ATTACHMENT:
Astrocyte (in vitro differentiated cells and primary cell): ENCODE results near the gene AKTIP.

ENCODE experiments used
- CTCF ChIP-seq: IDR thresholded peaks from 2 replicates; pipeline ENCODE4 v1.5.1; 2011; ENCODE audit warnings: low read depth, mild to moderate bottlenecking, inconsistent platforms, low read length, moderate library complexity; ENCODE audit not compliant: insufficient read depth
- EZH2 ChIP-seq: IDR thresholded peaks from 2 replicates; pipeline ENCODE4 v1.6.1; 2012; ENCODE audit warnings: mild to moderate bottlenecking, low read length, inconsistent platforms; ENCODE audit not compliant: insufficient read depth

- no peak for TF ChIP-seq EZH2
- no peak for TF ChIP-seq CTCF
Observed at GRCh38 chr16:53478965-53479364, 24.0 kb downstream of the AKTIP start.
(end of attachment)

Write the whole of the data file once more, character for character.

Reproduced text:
Astrocyte (in vitro differentiated cells and primary cell): ENCODE results near the gene AKTIP.

ENCODE experiments used
- CTCF ChIP-seq: IDR thresholded peaks from 2 replicates; pipeline ENCODE4 v1.5.1; 2011; ENCODE audit warnings: low read depth, mild to moderate bottlenecking, inconsistent platforms, low read length, moderate library complexity; ENCODE audit not compliant: insufficient read depth
- EZH2 ChIP-seq: IDR thresholded peaks from 2 replicates; pipeline ENCODE4 v1.6.1; 2012; ENCODE audit warnings: mild to moderate bottlenecking, low read length, inconsistent platforms; ENCODE audit not compliant: insufficient read depth

- no peak for TF ChIP-seq EZH2
- no peak for TF ChIP-seq CTCF
Observed at GRCh38 chr16:53478965-53479364, 24.0 kb downstream of the AKTIP start.